The majority of V3 readers remain unconvinced of the benefits of 4G mobile services, despite it being able to offer speeds five times faster than 3G services.
O2 and Vodafone are set to launch their 4G networks next week to finally offer some competition to EE, which has had the market to itself for almost 10 months. In the run up to this we asked V3 readers if they are keen to splash out more on the faster networks.
However, for now most appear uninterested, with three quarters, 72 percent of them saying that they see it as a "marketing gimmick" and that the combination of 3G and WiFi is more than enough for their needs.
This will be seen as a disappointment to the mobile operators, which have been keen to tout the business benefits of the faster networks for uploading data, accessing information and carrying out tasks such as video calling.
O2 said that while 3G and WiFi work just fine, the ever-rising data demands on its network prove that faster networks are needed.
“In the last 12 months data usage on the O2 network has more than doubled, demonstrating the ever-growing appetite for mobile data services," said an O2 spokesperson.
"The full potential of 4G is as yet unexplored, but what we can be sure of is that it will allow for a whole new world of experiences and customers are ready.”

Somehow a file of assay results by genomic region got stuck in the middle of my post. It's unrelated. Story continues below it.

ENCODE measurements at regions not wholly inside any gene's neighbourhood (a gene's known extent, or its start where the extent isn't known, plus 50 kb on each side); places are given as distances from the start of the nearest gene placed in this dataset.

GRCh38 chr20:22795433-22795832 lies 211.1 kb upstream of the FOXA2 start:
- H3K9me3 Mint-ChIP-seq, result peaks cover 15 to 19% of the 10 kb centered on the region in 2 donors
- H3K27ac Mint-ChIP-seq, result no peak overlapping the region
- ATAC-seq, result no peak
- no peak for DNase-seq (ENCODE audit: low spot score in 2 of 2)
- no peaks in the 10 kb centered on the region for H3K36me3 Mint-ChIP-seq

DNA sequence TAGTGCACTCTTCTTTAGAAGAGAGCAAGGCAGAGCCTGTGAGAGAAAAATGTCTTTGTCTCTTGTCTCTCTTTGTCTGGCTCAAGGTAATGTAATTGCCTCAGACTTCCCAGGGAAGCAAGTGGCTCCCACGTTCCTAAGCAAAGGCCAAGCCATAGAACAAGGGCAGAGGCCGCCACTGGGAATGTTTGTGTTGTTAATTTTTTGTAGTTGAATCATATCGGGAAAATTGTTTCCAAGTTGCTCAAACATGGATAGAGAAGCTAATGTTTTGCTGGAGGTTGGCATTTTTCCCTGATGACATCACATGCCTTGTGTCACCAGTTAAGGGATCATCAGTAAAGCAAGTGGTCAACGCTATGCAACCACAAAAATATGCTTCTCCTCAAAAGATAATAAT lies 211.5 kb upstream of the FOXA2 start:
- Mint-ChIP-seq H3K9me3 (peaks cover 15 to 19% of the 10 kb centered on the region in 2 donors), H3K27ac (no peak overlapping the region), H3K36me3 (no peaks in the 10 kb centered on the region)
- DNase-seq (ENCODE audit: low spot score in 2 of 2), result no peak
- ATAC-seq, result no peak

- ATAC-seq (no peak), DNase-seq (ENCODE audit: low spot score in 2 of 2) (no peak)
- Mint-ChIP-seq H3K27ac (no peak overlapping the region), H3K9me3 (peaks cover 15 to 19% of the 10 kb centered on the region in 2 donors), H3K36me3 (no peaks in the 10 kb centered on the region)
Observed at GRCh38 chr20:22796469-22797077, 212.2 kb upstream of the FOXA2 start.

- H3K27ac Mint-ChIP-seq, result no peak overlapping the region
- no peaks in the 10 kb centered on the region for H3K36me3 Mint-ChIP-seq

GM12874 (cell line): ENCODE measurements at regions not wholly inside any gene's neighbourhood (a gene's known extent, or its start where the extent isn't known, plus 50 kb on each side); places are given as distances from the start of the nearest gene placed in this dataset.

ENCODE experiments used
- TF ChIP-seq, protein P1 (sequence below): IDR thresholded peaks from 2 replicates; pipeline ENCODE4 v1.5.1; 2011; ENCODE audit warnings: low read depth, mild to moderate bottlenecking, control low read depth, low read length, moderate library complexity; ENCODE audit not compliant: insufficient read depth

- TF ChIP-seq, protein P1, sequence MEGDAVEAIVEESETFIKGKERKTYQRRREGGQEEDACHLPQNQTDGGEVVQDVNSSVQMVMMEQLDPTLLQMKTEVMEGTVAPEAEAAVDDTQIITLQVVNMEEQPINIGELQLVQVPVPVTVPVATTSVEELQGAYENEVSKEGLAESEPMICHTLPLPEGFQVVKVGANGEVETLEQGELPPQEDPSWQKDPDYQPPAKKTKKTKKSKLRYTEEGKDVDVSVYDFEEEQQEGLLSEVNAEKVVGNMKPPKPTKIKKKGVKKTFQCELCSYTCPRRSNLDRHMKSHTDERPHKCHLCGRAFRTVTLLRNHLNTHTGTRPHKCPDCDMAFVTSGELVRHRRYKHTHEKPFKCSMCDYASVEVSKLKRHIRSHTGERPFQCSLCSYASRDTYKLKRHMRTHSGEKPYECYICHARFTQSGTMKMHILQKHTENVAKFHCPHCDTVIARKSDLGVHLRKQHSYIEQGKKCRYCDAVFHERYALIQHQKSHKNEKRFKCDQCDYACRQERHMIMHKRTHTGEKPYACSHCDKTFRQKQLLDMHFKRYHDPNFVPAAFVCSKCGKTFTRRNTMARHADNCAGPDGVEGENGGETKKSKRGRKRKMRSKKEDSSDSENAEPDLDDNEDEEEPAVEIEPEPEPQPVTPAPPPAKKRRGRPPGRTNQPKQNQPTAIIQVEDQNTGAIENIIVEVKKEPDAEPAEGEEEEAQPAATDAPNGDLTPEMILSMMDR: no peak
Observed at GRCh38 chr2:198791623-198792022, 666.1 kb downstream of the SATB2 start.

Vodafone also said it was hopeful it could convince its customers of the benefits of 4G once the services are live.
“It's little surprise that V3 readers remain unconvinced of the benefits of 4G mobile services. All they've had so far is endless technical talk," a spokesperson said.
"For businesses 4G means working from where you need to be, not where a desk happens to be. And with the ability to share data across devices and employees, people can work better and smarter on Vodafone 4G"
Organisations that have embraced 4G, though, such as the Royal Berkshire NHS Trust and Foxtons, have seen numerous benefits from 4G, for example. These case studies could well be of interest to the 18 percent of V3 readers who said that they might upgrade in the future to 4G.
A small number, eight percent are already sold on 4G, though, citing mobility as key to their business needs, while one percent said they are enticed by the promises made by 4G operators. A final one percent said they were considering a small trial of the technology but had made no firm decisions.
The findings from our survey broadly match those of others that have been carried out, such as by Ofcom and a survey by YouGov, that found most people are unsure if 4G is a real upgrade to 3G, although rising numbers in areas such as e-commerce suggest it could be a key benefit for firms and consumers.
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